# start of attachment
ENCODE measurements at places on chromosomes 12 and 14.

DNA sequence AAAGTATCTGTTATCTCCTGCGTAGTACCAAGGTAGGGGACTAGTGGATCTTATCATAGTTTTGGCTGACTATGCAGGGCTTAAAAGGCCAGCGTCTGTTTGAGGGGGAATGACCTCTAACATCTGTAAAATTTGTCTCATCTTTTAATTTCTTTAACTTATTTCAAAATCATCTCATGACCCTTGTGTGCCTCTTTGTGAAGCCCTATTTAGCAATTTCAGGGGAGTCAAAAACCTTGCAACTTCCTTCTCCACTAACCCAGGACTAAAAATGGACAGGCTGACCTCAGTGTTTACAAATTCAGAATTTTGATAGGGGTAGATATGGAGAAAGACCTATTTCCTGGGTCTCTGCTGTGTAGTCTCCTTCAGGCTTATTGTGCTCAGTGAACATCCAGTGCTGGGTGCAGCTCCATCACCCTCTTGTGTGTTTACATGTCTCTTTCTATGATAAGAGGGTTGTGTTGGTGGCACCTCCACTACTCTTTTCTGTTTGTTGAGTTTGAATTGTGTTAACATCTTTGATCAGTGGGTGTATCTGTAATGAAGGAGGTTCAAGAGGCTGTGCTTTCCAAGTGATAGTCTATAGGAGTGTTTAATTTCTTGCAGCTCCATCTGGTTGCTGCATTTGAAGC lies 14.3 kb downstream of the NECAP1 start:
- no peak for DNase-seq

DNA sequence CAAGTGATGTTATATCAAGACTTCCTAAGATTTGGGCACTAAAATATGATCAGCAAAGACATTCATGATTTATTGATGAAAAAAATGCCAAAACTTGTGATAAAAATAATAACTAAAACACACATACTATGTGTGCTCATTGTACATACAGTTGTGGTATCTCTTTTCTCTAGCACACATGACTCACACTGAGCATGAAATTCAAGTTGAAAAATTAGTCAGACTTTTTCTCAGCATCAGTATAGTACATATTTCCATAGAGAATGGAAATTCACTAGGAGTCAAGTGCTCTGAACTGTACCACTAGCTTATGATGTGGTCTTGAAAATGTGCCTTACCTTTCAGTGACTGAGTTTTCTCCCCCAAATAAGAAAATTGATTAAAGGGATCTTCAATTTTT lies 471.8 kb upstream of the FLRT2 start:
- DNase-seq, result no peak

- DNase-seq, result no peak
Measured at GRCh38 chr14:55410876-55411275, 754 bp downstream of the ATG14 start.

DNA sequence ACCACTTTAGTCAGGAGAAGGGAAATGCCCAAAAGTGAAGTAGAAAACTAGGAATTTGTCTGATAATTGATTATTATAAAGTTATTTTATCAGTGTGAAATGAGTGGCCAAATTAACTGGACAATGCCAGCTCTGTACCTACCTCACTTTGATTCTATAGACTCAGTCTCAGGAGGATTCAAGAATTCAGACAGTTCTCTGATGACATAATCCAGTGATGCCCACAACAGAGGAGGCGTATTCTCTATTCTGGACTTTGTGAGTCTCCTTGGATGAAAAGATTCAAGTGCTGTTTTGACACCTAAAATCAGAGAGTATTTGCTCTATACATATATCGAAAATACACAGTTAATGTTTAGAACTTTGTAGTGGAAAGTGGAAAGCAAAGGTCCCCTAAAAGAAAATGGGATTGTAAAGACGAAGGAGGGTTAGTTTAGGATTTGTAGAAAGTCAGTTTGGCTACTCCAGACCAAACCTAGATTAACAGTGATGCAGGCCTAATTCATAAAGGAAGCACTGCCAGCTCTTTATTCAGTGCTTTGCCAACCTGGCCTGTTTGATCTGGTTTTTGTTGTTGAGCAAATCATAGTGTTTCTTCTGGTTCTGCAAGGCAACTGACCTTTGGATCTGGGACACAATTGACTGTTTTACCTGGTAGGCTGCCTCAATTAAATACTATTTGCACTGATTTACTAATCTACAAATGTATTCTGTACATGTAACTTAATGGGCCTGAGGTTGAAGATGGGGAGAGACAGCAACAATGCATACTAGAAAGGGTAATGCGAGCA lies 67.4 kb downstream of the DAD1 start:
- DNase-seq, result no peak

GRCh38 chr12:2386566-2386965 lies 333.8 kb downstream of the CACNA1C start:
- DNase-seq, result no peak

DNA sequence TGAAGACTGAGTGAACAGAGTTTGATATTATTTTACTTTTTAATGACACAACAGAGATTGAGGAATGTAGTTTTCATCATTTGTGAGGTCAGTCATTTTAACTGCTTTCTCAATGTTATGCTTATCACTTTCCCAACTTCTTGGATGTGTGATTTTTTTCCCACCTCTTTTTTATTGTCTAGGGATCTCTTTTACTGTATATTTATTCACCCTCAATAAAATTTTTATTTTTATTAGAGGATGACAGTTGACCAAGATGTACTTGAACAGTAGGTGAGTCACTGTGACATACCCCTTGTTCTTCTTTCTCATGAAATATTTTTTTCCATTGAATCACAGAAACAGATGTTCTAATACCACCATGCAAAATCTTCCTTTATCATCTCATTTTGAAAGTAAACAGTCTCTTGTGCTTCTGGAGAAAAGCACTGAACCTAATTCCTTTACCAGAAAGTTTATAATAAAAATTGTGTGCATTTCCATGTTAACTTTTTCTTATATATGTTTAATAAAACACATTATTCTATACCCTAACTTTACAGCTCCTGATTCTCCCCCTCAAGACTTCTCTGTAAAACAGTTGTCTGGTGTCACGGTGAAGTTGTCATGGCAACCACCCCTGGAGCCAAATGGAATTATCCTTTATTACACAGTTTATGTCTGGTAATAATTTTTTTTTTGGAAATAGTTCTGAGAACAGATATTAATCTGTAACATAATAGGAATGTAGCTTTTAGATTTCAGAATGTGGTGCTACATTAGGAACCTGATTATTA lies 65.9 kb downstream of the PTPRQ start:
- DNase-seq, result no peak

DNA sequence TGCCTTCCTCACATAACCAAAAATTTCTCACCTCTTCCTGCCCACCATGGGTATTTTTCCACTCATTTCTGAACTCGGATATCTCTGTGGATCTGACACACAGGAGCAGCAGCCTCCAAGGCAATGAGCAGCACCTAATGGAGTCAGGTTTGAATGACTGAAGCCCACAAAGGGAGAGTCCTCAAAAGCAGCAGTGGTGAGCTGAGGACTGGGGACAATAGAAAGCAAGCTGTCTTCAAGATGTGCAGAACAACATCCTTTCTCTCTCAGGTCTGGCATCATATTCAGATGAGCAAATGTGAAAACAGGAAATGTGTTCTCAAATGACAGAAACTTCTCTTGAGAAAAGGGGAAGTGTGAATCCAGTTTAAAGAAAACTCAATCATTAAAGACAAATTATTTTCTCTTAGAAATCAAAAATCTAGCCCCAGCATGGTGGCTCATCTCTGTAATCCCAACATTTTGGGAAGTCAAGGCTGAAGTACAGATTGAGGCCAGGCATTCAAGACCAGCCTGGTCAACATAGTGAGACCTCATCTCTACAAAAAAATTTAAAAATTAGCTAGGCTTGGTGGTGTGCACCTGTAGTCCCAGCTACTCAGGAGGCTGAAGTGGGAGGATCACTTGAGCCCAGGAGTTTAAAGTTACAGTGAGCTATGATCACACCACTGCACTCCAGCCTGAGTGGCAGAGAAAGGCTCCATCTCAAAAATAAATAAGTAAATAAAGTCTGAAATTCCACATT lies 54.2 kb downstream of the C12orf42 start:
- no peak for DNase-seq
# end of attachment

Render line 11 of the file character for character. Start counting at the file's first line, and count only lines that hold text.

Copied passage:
- DNase-seq, result no peak